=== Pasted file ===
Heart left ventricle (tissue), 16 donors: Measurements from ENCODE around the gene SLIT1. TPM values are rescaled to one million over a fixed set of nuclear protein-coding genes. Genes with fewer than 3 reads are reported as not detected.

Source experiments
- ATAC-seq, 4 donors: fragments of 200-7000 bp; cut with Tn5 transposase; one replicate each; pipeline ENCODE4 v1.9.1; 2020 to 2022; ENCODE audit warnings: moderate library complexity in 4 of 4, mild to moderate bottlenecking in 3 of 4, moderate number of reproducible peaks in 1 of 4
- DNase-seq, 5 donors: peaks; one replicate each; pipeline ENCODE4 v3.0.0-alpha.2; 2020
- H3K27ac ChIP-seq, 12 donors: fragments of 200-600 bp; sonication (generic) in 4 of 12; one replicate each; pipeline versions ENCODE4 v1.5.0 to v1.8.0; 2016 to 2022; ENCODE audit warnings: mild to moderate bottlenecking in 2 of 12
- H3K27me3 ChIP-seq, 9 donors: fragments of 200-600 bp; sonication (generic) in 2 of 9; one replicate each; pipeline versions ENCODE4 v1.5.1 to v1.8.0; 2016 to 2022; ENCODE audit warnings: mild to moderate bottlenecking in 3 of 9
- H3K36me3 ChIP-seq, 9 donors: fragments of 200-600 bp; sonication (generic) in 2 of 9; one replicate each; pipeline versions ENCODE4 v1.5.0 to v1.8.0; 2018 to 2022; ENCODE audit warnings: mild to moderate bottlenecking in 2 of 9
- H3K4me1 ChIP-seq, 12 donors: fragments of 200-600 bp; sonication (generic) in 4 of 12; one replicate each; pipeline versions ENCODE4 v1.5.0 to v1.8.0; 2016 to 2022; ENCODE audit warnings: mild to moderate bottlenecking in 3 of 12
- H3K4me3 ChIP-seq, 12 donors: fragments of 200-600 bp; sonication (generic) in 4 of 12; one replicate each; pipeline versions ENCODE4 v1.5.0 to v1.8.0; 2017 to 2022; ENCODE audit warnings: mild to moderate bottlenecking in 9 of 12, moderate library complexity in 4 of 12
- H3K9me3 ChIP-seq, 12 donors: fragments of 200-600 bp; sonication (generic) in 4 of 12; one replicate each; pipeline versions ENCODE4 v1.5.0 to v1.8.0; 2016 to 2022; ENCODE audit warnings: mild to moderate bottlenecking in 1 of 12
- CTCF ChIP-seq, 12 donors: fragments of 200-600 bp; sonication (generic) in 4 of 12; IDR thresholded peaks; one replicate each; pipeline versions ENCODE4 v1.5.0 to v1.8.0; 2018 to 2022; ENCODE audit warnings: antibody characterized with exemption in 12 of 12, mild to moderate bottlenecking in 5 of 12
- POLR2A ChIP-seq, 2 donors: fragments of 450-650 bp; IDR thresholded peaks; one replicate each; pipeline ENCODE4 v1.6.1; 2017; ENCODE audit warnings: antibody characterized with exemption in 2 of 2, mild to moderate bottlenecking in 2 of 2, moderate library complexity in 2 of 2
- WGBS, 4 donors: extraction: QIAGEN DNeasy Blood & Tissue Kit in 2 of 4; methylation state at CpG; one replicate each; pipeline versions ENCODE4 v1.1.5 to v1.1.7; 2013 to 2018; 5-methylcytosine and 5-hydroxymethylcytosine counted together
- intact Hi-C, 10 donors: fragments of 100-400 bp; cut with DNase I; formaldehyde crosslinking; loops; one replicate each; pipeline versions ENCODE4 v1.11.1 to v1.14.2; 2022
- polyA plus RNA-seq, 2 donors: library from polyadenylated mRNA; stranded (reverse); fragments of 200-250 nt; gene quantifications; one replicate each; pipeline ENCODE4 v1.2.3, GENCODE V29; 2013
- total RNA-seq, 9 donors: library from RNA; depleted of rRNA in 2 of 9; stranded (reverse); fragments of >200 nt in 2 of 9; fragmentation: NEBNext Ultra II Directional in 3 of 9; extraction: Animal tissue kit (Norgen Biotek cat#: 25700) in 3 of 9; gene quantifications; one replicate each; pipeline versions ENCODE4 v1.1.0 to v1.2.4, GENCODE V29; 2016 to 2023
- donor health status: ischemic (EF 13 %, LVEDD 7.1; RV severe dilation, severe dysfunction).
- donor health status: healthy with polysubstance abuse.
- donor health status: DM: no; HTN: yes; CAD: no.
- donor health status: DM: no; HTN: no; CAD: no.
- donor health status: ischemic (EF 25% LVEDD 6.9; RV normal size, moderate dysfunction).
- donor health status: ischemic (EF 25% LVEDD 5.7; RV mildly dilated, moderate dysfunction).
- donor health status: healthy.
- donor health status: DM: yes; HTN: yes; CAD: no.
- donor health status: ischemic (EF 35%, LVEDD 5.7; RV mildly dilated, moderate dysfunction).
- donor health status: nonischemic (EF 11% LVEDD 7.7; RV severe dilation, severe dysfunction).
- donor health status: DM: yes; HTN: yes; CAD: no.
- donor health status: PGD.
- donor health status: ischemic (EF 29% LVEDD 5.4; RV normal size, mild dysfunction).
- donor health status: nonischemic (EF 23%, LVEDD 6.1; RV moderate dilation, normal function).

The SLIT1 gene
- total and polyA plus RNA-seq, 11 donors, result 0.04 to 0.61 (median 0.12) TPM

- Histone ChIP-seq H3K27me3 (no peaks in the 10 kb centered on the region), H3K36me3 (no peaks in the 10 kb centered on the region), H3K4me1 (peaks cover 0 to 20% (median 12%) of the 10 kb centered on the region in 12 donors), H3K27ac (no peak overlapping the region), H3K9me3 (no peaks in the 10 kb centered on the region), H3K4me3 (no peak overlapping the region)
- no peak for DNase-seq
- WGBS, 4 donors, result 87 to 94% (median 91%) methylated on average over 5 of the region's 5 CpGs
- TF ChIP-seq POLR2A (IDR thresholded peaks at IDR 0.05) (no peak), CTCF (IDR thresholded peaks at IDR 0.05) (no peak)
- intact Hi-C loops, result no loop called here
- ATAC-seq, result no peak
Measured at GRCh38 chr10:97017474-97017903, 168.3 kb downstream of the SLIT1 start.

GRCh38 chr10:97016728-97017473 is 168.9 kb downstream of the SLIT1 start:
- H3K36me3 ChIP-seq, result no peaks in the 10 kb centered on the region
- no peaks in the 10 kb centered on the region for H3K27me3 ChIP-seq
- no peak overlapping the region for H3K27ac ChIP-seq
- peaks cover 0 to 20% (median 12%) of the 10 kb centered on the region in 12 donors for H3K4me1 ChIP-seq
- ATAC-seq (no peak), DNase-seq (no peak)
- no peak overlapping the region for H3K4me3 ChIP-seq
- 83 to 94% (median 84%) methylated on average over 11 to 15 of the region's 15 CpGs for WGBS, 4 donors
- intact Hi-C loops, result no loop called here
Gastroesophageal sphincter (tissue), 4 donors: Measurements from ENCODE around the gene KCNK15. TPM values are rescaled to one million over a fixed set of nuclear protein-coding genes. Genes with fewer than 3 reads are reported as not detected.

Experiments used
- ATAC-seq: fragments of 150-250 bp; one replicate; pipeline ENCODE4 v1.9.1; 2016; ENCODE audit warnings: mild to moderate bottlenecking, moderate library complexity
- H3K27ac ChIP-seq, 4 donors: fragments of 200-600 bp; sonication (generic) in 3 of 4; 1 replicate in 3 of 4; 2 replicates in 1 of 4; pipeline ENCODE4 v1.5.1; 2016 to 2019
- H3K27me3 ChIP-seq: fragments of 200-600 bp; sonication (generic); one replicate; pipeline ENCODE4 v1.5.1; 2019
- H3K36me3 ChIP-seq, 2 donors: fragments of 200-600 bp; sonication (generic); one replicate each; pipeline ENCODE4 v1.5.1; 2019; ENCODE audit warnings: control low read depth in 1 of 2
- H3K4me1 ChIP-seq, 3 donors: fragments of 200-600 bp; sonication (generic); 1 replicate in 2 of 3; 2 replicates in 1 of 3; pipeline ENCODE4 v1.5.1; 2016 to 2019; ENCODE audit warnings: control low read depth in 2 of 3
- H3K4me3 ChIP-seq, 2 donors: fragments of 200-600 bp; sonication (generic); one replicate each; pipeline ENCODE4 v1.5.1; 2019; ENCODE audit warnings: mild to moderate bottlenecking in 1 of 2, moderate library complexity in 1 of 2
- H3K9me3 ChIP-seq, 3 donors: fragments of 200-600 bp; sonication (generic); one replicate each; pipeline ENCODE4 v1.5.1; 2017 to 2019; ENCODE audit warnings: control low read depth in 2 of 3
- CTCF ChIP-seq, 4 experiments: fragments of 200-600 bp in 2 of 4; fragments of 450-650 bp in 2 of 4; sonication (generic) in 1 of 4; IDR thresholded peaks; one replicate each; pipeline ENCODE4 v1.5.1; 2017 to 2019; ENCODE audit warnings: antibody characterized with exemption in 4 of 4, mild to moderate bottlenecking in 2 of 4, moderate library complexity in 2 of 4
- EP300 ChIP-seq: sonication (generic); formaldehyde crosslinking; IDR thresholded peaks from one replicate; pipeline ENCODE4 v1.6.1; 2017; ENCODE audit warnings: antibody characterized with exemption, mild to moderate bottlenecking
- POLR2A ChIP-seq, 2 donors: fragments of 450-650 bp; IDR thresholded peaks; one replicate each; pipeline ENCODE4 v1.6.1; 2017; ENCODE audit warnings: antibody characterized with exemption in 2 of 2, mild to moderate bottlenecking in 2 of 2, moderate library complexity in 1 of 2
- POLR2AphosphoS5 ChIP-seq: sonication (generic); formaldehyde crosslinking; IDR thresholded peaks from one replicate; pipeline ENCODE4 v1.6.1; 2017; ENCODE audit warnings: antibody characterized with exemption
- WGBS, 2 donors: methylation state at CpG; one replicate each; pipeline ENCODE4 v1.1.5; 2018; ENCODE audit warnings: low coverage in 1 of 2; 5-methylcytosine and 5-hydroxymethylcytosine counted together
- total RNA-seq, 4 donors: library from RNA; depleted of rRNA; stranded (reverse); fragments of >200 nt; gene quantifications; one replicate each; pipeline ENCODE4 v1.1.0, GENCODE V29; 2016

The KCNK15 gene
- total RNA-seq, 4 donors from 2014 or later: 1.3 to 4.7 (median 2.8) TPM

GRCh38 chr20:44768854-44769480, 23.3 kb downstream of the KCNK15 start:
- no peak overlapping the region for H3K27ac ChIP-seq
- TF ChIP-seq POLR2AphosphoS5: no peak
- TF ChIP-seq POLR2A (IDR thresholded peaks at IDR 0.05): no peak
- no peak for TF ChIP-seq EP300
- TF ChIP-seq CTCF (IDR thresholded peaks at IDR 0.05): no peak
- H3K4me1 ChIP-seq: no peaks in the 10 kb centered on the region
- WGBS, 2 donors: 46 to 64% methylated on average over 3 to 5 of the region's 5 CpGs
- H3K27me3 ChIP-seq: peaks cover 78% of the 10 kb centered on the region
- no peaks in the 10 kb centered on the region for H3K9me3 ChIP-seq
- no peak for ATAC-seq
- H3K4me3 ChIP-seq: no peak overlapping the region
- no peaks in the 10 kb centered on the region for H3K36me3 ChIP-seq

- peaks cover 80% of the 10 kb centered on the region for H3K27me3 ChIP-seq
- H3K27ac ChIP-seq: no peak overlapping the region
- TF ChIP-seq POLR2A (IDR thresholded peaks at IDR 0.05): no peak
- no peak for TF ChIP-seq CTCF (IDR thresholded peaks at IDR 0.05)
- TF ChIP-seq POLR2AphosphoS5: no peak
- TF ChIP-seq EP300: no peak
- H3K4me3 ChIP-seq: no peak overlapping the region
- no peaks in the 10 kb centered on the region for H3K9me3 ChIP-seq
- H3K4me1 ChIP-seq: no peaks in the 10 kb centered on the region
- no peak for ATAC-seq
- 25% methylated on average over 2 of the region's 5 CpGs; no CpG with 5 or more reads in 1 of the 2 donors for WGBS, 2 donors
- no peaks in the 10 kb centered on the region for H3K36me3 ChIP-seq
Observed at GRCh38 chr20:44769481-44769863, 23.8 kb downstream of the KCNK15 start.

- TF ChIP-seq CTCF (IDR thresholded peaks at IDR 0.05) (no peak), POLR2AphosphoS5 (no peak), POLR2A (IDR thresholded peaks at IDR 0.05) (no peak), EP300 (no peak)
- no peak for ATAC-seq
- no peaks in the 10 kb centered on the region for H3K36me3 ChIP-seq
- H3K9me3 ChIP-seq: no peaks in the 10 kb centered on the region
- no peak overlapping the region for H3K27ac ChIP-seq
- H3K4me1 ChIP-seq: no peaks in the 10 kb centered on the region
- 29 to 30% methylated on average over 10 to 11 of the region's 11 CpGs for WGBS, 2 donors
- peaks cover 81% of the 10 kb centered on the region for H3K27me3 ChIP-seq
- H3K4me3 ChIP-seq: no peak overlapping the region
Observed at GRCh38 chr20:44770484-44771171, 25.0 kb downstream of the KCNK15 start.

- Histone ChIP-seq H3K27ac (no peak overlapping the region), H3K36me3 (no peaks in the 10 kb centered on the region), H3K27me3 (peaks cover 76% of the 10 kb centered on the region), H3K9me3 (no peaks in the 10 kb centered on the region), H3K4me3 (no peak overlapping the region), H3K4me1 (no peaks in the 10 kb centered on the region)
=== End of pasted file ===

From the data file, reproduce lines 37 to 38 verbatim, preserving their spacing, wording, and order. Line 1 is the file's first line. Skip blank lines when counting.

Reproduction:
- intact Hi-C loops, result no loop called here
- ATAC-seq, result no peak